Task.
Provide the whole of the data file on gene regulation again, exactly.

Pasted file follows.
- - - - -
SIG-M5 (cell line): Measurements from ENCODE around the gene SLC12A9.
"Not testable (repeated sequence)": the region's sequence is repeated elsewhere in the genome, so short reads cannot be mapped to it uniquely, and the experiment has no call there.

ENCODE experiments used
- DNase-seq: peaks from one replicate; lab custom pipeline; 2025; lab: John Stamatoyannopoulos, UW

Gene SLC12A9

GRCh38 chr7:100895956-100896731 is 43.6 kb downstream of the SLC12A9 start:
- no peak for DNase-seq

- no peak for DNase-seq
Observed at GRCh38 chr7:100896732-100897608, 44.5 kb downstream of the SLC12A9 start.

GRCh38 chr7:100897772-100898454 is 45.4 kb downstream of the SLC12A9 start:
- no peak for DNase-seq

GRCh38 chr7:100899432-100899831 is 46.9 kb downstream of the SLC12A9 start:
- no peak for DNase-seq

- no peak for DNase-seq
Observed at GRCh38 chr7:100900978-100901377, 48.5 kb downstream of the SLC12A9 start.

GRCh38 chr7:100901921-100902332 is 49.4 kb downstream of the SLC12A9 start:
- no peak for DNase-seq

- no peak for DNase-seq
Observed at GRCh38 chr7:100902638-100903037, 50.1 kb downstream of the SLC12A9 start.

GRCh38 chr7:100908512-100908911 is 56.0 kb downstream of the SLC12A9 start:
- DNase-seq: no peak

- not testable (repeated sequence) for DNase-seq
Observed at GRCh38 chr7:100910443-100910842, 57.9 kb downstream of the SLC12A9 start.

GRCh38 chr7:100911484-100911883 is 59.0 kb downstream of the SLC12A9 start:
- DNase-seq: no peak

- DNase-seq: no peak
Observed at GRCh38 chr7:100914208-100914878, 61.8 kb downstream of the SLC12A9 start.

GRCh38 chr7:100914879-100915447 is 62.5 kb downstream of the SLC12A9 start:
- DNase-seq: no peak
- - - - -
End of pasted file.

SIG-M5 (cell line): Measurements from ENCODE around the gene SLC12A9.
"Not testable (repeated sequence)": the region's sequence is repeated elsewhere in the genome, so short reads cannot be mapped to it uniquely, and the experiment has no call there.

ENCODE experiments used
- DNase-seq: peaks from one replicate; lab custom pipeline; 2025; lab: John Stamatoyannopoulos, UW

Gene SLC12A9

GRCh38 chr7:100895956-100896731 is 43.6 kb downstream of the SLC12A9 start:
- no peak for DNase-seq

- no peak for DNase-seq
Observed at GRCh38 chr7:100896732-100897608, 44.5 kb downstream of the SLC12A9 start.

GRCh38 chr7:100897772-100898454 is 45.4 kb downstream of the SLC12A9 start:
- no peak for DNase-seq

GRCh38 chr7:100899432-100899831 is 46.9 kb downstream of the SLC12A9 start:
- no peak for DNase-seq

- no peak for DNase-seq
Observed at GRCh38 chr7:100900978-100901377, 48.5 kb downstream of the SLC12A9 start.

GRCh38 chr7:100901921-100902332 is 49.4 kb downstream of the SLC12A9 start:
- no peak for DNase-seq

- no peak for DNase-seq
Observed at GRCh38 chr7:100902638-100903037, 50.1 kb downstream of the SLC12A9 start.

GRCh38 chr7:100908512-100908911 is 56.0 kb downstream of the SLC12A9 start:
- DNase-seq: no peak

- not testable (repeated sequence) for DNase-seq
Observed at GRCh38 chr7:100910443-100910842, 57.9 kb downstream of the SLC12A9 start.

GRCh38 chr7:100911484-100911883 is 59.0 kb downstream of the SLC12A9 start:
- DNase-seq: no peak

- DNase-seq: no peak
Observed at GRCh38 chr7:100914208-100914878, 61.8 kb downstream of the SLC12A9 start.

GRCh38 chr7:100914879-100915447 is 62.5 kb downstream of the SLC12A9 start:
- DNase-seq: no peak